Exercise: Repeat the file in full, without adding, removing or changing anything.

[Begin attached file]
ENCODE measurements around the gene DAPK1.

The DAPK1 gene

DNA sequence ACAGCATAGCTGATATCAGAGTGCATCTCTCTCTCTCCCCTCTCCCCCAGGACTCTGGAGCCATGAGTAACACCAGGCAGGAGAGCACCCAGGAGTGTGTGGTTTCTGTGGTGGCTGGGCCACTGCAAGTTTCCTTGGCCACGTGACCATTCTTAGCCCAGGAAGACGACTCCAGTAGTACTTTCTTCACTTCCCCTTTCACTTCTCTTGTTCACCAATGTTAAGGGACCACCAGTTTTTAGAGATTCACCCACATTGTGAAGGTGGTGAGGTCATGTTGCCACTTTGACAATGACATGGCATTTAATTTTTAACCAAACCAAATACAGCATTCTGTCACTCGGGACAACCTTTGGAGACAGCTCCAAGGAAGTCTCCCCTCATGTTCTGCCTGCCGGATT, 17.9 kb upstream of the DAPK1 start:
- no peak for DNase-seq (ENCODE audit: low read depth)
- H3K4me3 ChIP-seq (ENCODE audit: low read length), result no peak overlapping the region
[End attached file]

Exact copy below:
ENCODE measurements around the gene DAPK1.

The DAPK1 gene

DNA sequence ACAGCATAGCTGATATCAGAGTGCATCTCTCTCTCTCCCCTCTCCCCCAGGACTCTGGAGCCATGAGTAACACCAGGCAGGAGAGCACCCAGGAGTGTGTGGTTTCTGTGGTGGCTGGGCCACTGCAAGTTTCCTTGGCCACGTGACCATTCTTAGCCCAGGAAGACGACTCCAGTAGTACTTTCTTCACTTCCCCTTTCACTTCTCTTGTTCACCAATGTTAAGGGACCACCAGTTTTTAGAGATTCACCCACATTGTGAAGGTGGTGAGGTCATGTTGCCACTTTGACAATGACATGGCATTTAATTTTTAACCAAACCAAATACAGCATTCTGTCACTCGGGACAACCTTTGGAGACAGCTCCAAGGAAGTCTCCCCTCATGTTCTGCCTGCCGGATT, 17.9 kb upstream of the DAPK1 start:
- no peak for DNase-seq (ENCODE audit: low read depth)
- H3K4me3 ChIP-seq (ENCODE audit: low read length), result no peak overlapping the region